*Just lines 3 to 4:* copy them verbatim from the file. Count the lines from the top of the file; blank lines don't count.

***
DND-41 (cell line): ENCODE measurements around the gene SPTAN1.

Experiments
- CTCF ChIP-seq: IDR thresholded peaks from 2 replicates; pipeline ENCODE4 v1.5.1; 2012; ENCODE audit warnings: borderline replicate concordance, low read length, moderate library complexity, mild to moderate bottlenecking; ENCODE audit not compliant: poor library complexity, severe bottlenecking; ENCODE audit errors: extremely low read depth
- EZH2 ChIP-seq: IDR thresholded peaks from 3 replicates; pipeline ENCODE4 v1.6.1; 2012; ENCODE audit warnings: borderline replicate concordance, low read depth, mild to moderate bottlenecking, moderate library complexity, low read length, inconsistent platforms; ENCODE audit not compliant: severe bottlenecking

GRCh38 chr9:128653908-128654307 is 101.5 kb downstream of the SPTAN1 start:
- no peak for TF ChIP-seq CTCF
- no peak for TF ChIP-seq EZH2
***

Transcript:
- CTCF ChIP-seq: IDR thresholded peaks from 2 replicates; pipeline ENCODE4 v1.5.1; 2012; ENCODE audit warnings: borderline replicate concordance, low read length, moderate library complexity, mild to moderate bottlenecking; ENCODE audit not compliant: poor library complexity, severe bottlenecking; ENCODE audit errors: extremely low read depth
- EZH2 ChIP-seq: IDR thresholded peaks from 3 replicates; pipeline ENCODE4 v1.6.1; 2012; ENCODE audit warnings: borderline replicate concordance, low read depth, mild to moderate bottlenecking, moderate library complexity, low read length, inconsistent platforms; ENCODE audit not compliant: severe bottlenecking